• A group of astronauts on a space station brings in a mysterious space rock from outside. Everyone forgets about it pretty quickly—especially since people start getting sick soon after. Thanks to the infected people’s tendency of biting at their doctors, the alien sickness spreads rapidly and soon gets out of control. Now, the astronauts must survive an alien zombie outbreak, trapped in a space station orbiting hundreds of miles above the Earth. 
  • Zombie fighting is now the most popular form of entertainment for post-apocalyptic America. Two zombies are drenched in fresh blood and locked in a cage together to tear each other apart. People gamble on the fights, and it all seems like a good way for people to overcome their resentment towards the zombies while having fun in the process. Your protagonist has been going to these fights since they first started, and they love it. However, they stumble upon a dark secret: one zombie owner has been kidnapping strong humans and turning them into zombies to win more fights, and ultimately make more money. 

How Writing About Zombies can Make You a Better Writer

Writing about zombies is a great way of refining some really good skills as a writer. That sounds ridiculous, so let me explain. Zombie stories commonly contain a lot of similar themes, techniques, and storytelling strategies. To write one effectively, you need to be good at utilizing suspense, surprising your readers, and exploring the duality of each individual character. You will have to press your characters to do bad things, to manipulate each other, and to act in unsavory ways, and this can help break you out of the habit of writing perfect Mary Sues.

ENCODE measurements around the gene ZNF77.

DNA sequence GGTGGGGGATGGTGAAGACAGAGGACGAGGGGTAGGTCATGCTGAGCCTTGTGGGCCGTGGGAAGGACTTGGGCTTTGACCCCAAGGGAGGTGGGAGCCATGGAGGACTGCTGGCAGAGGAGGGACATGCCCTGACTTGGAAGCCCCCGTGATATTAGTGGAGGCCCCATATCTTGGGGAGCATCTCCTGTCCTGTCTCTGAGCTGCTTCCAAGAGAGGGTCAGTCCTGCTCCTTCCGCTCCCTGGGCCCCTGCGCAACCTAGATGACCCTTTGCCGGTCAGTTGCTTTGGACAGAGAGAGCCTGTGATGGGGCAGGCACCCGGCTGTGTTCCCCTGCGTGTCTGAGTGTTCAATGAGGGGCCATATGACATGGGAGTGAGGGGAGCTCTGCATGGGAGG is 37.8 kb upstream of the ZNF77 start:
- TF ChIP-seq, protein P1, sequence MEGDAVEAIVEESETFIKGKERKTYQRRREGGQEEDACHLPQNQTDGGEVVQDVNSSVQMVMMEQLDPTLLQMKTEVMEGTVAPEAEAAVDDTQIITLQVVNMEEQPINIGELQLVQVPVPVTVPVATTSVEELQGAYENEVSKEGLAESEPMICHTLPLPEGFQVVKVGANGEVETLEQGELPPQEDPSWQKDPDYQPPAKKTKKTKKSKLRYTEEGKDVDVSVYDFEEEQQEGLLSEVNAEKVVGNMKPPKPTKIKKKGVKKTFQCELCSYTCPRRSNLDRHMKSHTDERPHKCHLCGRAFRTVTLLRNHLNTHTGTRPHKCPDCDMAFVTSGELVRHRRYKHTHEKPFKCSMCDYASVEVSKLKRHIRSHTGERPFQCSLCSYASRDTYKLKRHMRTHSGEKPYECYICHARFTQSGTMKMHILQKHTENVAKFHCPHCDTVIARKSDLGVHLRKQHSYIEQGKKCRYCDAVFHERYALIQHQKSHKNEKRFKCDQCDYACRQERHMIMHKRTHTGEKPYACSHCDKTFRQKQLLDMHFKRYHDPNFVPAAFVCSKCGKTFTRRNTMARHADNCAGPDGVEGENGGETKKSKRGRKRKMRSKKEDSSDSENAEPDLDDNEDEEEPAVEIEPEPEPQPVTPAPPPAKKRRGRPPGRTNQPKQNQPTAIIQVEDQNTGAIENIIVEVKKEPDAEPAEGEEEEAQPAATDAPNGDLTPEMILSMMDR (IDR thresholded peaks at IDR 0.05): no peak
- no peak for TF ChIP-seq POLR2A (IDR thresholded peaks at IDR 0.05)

In addition to that, zombie stories often blend many different genres, like horror, action, and even romance or comedy. You need to be able to write high-energy fight scenes, while also being able to properly write suspense and tension. You’ll need to convey sadness, fear, loss, and death, and you need to show tenderness and love between surviving characters. Zombie stories are a great way of probing human conscience and exploring the complex emotions of humans when pushed to their limits. 

Although that sounds difficult, a lot of this comes naturally to writers tackling a zombie plot. We’ve all seen zombies in movies, books, comics, and video games, and we subconsciously understand that that’s what the genre requires. Then, after writing about zombies, you’ll get better at applying those techniques in other things you write.

And really, zombies are fun to write about, so relax and just enjoy the carnage.